Michael Hopkins has just been promoted to president of affiliate sales and marketing for Fox Cable Networks. But there’s no time for the veteran to kick back.
Not with distribution holes in the Big Ten Network’s lineup and the start of the college football season just seven weeks away.
Hopkins -- with Fox Cable Networks since its 1997 inception and its general manager of affiliate sales and marketing since April 2007 -- and his team recently concluded a comprehensive deal with Comcast, the nation’s largest cable operator and the biggest distributor within BTN’s eight-state footprint. The pact will raise the network’s sub count to 35 million from 30 million.
However, Time Warner Cable, Mediacom and Charter, which collectively reach another 6.5 million to 7 million subs in those states, all remain on the sidelines for the network, a joint venture between the 11 conference schools and Fox Cable.
“We’re talking to all three. We have less than two months and are hopeful we can get it done,” said Hopkins, who reports to Fox Networks Group president and CEO Tony Vinciquerra.
Although the deal with Comcast could serve as template of sorts, Hopkins knows that each operator has its own set of considerations when it comes to BTN and the other Fox Cable services.
Price aside, one of the key BTN negotiating points with Comcast came down to the production of highlights and video-on-demand content. “Comcast wanted us to produce them in HD,” he said.
Affiliates’ myriad businesses have made Hopkins’ job more challenging and interesting, and the negotiations more intricate and lengthy.
“When I started out there were 36 channels on the dial,” he said of his Fox career that began as a director of affiliate sales more than a decade ago. “Now, these companies are among the largest ISPs and are moving toward all digital signals. They want more and more HD services and offer DVR functionality. They’re into VOD and the telephony business. With these advanced services, we’re helping shape new media paradigms.”
Although affiliates are in different stages of rolling out or expanding these services, Hopkins said there does seem to be one common denominator.
“They want content for all screens, whether that’s for high-definition, VOD or broadband. The DBS players want VOD. [Affiliates] want our content for as many platforms as possible,” he said.
And Fox Cable is working to accommodate those request, including proffering Fox Broadcasting fare to Cox for its MyNetwork On Demand gambit on its Free Zone platform in Orange County, Calif. Hopkins said Fox, which offered some shows earlier this year, will ramp up its on-demand presence with the operator in late summer.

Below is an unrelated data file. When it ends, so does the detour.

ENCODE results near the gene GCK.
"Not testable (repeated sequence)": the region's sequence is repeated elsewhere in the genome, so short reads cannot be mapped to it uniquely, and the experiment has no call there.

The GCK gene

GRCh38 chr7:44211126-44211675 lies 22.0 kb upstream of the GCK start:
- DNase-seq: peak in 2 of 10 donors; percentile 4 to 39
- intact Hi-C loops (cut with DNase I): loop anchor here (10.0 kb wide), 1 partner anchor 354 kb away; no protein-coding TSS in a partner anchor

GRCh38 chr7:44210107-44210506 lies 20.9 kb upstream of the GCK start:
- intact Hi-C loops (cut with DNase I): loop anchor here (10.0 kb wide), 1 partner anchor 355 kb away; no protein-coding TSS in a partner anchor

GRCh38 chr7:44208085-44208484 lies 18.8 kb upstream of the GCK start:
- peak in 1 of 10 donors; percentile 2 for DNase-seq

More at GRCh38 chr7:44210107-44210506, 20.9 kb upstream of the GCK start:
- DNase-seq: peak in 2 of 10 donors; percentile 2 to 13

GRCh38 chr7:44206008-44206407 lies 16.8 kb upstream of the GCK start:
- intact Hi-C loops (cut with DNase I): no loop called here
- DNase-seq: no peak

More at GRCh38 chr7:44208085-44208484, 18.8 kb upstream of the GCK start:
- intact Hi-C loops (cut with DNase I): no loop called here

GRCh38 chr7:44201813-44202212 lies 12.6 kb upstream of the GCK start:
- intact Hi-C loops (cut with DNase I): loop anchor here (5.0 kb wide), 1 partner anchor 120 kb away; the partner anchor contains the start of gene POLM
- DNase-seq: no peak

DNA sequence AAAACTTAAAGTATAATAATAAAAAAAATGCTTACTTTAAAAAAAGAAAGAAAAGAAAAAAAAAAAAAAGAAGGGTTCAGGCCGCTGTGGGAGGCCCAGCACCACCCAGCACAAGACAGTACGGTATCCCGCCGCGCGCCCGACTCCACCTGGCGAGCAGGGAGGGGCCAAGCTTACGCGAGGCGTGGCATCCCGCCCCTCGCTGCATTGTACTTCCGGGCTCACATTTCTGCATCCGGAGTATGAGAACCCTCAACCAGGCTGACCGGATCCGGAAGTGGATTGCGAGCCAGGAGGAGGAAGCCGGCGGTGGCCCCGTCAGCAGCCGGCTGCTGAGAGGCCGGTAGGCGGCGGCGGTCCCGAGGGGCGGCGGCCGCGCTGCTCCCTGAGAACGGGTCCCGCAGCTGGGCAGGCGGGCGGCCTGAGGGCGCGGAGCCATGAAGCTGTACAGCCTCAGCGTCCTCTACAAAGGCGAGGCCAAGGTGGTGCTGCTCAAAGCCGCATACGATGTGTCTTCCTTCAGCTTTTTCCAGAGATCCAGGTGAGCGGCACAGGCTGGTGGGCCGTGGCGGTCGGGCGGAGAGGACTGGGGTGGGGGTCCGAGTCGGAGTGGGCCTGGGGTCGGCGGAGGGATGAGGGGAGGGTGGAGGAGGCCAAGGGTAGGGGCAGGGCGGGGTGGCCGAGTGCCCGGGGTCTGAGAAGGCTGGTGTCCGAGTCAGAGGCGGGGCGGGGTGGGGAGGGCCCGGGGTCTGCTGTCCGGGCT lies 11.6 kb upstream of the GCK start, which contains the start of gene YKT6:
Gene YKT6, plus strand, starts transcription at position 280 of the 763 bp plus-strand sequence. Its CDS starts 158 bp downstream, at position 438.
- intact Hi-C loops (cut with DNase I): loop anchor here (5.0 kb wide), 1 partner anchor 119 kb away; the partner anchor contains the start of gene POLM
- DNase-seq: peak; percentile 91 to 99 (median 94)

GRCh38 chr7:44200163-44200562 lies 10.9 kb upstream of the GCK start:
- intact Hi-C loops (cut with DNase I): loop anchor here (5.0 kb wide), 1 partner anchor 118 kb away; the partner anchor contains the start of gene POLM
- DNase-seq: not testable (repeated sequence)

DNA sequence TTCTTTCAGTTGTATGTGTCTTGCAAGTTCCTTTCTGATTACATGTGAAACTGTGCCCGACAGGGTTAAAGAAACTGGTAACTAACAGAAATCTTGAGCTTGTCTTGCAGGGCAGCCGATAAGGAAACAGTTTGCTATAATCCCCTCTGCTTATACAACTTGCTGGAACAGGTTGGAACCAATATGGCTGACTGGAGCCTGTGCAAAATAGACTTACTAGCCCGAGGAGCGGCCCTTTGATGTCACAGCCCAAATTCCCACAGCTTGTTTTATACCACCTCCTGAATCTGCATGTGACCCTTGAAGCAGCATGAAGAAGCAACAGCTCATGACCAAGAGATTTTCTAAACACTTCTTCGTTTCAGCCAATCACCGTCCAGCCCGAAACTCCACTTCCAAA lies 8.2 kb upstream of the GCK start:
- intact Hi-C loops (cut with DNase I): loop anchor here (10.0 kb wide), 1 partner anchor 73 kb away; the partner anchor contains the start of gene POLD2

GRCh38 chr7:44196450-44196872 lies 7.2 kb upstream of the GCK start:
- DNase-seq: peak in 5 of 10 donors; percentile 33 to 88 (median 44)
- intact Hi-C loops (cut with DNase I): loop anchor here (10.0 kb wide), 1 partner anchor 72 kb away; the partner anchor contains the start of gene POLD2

“We want to gauge how the shows perform with the fast-forward mechanism disabled,” he said, noting Fox could look to other markets if the results were encouraging.
In addition to securing more BTN carriage, Hopkins, who has been instrumental with the rollout of the HD versions of FX and Speed, said he will also focus his attention on growing action sports network Fuel.
“There are a lot of opportunities with Fuel. It’s the only one of our networks that targets that teen and young 20s demo,” he said. “My team and I are going to make that a priority.”
He will also be keeping an eye out on the developments surrounding the move of the National Basketball Association’s Seattle Sonics to Oklahoma City and the opportunity it could present for regional sports network FSN Southwest. It was unclear at press time if Liberty Sports, whose FSN Northwest, which John Malone’s company received as part of its purchase for the 41% stake in DirecTV from News Corp., held the club'sTV rights, could lay claim to the same with the team’s eastern migration. Cox, the predominant operator in Oklahoma City and who covered the New Orleans Hornets games, when that NBA club, moved there in the wake of Hurricane Katrina, has also expressed interest.
“Things are still up in the air,” said Hopkins.
Hopkins began his career at Fox Cable Networks as director of affiliate sales in 1997, working on the launch of FX and Fox Movie Channel before moving toward duties with Fox’s regional sports networks. He became executive vice president of affiliate sales and marketing in May 2006 and was named GM last year.
“Mike has done a tremendous job evaluating the rapidly evolving media landscape and how best to satisfy our top distribution partners’ emerging needs,” Vinciquerra said in a statement. “This recognition of his valuable contributions within our overall organization is well-deserved, and Mike’s experience and character will continue to serve our partners and Fox well for many years to come.”